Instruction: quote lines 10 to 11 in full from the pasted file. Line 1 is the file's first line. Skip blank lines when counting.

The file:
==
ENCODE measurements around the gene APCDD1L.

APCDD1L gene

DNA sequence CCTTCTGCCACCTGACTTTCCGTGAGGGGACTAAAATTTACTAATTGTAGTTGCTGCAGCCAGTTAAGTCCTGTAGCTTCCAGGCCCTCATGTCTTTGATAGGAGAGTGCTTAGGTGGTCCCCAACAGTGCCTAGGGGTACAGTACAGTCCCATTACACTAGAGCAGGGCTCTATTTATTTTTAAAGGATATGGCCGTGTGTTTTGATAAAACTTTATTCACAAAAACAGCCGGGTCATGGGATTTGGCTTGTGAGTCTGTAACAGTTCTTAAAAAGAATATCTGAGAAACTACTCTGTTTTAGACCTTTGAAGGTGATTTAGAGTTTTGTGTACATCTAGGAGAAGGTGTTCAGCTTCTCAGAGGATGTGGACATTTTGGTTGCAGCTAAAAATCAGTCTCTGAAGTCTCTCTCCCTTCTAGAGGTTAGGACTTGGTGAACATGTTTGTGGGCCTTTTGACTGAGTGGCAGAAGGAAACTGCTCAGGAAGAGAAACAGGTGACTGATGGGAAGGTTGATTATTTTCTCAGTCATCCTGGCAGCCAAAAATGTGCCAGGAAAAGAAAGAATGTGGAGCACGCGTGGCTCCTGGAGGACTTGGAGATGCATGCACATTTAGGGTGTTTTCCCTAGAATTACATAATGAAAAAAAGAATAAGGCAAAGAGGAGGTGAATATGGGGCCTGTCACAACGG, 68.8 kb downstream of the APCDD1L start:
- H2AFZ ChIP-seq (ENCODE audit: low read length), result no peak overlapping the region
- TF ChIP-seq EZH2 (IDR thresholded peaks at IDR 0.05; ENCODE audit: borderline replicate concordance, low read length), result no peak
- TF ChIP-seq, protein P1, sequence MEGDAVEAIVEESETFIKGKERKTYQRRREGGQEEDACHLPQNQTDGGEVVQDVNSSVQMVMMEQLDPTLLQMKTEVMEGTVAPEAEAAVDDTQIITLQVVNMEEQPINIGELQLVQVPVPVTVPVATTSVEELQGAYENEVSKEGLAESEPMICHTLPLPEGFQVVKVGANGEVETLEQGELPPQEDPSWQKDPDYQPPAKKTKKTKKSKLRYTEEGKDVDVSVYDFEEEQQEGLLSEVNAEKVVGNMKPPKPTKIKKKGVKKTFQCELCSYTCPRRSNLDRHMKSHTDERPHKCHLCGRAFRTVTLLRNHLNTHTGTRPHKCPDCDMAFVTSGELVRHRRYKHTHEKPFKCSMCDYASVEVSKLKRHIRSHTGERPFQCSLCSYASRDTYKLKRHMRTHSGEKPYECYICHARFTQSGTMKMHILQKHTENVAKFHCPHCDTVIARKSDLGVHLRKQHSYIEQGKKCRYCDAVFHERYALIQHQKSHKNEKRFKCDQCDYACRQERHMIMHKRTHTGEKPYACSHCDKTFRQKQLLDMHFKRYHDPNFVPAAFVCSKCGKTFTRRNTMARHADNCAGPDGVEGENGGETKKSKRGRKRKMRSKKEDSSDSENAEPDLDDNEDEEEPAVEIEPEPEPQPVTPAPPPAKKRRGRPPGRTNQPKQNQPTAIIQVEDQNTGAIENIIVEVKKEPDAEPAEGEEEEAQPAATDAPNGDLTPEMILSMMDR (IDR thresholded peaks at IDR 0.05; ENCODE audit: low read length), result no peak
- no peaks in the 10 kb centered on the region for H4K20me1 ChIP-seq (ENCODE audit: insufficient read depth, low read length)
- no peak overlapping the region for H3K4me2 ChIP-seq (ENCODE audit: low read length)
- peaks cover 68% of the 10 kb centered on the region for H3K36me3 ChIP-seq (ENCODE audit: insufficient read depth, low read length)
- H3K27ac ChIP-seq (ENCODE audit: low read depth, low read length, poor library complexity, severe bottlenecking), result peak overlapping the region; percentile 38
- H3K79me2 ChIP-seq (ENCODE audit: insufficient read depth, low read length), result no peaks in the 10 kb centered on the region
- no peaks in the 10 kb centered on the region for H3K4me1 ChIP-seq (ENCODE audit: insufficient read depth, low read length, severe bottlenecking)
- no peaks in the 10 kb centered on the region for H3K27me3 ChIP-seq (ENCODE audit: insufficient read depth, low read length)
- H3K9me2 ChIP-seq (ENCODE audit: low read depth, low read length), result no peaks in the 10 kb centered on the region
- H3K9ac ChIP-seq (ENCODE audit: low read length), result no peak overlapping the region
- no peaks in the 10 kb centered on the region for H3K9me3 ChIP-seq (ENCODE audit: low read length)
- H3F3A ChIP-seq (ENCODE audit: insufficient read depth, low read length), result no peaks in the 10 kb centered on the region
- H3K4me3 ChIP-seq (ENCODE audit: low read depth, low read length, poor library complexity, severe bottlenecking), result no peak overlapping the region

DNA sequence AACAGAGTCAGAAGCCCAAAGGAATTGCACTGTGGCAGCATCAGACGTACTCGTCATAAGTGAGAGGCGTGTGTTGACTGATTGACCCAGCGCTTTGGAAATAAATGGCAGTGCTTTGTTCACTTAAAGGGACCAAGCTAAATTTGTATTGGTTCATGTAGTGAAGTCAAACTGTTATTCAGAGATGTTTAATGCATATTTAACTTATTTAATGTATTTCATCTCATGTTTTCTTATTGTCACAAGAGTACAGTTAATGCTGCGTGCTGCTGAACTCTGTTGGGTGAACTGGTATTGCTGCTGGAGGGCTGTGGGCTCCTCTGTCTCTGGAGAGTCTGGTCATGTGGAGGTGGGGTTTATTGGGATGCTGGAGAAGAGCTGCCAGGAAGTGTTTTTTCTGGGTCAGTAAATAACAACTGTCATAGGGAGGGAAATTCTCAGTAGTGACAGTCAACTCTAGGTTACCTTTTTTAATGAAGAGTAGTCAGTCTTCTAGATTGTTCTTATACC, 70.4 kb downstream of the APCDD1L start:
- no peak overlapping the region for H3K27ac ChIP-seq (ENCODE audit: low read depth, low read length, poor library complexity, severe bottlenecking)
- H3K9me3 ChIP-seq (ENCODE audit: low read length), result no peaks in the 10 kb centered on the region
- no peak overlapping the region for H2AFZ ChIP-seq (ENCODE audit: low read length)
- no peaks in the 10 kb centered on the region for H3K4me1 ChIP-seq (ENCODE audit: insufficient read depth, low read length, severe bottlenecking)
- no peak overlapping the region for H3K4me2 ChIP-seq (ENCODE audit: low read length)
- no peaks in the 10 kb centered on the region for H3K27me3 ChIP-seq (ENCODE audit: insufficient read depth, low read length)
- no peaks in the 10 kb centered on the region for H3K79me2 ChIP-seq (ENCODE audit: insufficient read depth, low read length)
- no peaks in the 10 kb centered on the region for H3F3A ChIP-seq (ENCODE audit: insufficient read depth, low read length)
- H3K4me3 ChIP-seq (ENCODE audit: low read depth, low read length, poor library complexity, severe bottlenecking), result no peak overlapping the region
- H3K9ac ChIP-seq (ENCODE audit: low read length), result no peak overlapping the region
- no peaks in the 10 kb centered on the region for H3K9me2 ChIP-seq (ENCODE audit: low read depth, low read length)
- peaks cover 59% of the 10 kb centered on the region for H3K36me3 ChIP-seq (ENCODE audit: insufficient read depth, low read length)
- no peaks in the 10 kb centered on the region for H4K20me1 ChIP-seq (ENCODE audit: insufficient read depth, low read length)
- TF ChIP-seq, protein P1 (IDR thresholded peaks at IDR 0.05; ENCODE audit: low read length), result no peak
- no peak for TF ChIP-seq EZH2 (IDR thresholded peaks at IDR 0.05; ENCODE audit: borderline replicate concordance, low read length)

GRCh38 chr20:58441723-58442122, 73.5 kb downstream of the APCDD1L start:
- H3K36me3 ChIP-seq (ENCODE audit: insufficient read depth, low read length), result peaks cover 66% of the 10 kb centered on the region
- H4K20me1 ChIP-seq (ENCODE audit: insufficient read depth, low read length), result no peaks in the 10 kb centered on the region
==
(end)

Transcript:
- H3K27ac ChIP-seq (ENCODE audit: low read depth, low read length, poor library complexity, severe bottlenecking), result peak overlapping the region; percentile 38
- H3K79me2 ChIP-seq (ENCODE audit: insufficient read depth, low read length), result no peaks in the 10 kb centered on the region